Marquette Mentors Young Debate Team
Elementary Students Learn the Art of the Argument
Honey Creek Elementary School instructor Tina
Harris began with a vision: using public debate as a tool to help her
fifth grade class develop research, communication and critical thinking
skills that were compulsory to the curriculum.
goal was to expand the students’ analytical abilities; to make them
better problem solvers and evaluators of information,” says
The timing, as it turned out, was
serendipitous. Soon after the initial brainstorm, Harris received a
letter about classroom grant opportunities. She applied and was awarded
the Excel Grant, a monetary endowment designed to encourage innovative
Tina Harris and her students
selected the initial debate topics and immediately plunged into the
research. As a first time endeavor for the school, there were issues of
getting the project off the ground and questions of how to structure
the format. Harris, who was aware of the debate team at Marquette,
contacted the university for guidance and was put in touch with David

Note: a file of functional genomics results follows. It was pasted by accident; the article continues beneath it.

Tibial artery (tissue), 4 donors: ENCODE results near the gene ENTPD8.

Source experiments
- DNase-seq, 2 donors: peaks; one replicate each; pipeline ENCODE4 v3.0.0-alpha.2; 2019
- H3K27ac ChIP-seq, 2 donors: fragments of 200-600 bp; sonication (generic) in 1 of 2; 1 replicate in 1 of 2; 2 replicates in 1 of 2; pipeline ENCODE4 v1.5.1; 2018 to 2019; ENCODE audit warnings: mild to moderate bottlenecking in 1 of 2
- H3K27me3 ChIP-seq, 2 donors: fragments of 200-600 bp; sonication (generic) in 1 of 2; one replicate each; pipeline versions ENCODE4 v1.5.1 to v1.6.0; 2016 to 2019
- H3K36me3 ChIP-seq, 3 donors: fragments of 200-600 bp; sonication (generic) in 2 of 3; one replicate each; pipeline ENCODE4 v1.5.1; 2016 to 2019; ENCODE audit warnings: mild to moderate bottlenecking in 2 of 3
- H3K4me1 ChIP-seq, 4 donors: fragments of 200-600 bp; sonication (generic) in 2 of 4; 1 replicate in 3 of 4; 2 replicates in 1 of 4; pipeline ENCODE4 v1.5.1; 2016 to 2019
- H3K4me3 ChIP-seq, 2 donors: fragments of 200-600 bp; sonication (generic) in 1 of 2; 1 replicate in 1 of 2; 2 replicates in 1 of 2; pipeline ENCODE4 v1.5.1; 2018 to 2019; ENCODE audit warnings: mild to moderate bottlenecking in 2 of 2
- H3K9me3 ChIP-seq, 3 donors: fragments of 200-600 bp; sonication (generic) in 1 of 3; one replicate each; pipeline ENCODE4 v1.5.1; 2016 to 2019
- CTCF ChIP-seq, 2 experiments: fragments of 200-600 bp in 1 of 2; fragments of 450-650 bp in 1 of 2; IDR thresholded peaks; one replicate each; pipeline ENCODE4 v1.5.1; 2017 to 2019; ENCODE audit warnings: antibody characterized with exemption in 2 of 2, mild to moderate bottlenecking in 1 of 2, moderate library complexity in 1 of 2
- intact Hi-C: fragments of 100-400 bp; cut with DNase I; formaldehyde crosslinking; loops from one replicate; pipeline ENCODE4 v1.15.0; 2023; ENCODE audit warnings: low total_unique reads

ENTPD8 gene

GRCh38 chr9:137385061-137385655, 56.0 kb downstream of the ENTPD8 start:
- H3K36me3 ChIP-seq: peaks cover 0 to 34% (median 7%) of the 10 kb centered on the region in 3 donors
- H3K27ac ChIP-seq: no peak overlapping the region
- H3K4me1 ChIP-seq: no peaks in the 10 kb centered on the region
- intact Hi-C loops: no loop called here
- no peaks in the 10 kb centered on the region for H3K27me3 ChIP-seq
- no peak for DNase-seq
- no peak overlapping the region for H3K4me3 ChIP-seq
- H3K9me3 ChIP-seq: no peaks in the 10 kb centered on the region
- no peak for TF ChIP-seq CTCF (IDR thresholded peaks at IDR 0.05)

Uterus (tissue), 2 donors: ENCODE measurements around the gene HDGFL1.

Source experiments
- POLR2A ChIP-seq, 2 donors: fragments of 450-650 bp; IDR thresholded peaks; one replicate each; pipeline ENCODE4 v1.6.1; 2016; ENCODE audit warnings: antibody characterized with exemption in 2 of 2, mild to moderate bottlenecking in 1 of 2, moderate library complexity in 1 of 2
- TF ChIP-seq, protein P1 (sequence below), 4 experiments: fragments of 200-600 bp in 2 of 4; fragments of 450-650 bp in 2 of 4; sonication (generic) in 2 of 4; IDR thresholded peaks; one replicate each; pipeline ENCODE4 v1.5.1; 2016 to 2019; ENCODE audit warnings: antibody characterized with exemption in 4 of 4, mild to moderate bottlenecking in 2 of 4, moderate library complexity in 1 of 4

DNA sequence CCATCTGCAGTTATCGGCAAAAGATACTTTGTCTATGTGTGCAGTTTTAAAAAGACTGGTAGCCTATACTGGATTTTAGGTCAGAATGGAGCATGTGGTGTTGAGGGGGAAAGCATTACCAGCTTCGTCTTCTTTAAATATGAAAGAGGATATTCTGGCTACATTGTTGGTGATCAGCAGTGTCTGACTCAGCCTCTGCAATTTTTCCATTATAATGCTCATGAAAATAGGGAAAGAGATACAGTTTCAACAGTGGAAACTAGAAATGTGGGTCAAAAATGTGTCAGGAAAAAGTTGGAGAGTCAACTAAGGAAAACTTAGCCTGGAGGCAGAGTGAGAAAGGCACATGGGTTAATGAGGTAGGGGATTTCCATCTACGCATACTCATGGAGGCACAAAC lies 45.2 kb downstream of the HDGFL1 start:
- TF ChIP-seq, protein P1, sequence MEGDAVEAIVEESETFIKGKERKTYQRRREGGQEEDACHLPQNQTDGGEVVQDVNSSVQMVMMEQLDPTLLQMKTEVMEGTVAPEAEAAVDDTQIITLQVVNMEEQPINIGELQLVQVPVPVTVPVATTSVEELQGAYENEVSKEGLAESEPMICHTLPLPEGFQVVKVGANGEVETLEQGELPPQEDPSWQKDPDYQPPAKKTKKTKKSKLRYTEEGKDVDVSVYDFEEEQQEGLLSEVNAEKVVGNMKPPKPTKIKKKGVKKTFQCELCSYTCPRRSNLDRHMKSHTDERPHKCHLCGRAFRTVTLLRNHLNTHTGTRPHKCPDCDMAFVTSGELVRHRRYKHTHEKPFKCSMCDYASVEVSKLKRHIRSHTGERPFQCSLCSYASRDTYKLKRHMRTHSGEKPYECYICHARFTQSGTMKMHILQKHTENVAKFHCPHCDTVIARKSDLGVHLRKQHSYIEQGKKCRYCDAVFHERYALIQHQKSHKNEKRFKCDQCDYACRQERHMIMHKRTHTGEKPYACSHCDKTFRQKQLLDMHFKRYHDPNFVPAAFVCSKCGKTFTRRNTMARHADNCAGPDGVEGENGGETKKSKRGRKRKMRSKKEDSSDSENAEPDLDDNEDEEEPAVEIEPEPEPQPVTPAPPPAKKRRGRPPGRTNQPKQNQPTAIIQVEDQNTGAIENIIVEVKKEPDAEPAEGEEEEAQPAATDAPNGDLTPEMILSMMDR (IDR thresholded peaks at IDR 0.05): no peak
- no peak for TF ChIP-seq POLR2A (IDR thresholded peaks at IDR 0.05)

Denomie, the assistant director of debate at Marquette.
the start, the process of learning about debate presented both
possibilities and challenges. Students continue to learn how to
separate logic from emotion when arguing a point of view, how to
conduct thorough research and how to refine methods for determining
reliable sources of information.
is first time that debate has ever been initiated in elementary schools
earlier than the middle school level in Wisconsin,” says Denomie, who
together with Marquette debate team member Nicole Thompson worked
closely with students. “We have now been contacted by another
elementary school in the city interested in starting a program this
The topics are often ones that directly
impact the students’ lives. Issues such as locker searches, year-round
school and the legal driving age are used to engage the kids directly
in the process.
Participants complete both
individual and group research in preparation for a debate, and work in
teams to support one another on the day of the event. Even if the
students are assigned to endorse a point of view that they disagree
with, they are able to find facts that defend their arguments.
to Denomie, watching the students develop as critical thinkers has
proven to be a rewarding experience.
Honey Creek Elementary program was really inspiring for me,” he says.
“The students have expressed how empowering the debate experience had
been for them. So often, frustration among youth arises from an
inability to express themselves in more constructive and effective
ways, and to understand how to respectfully disagree with those who
don’t see things the same way. Debate in the schools, even in the early
grades, is an activity that helps them develop these
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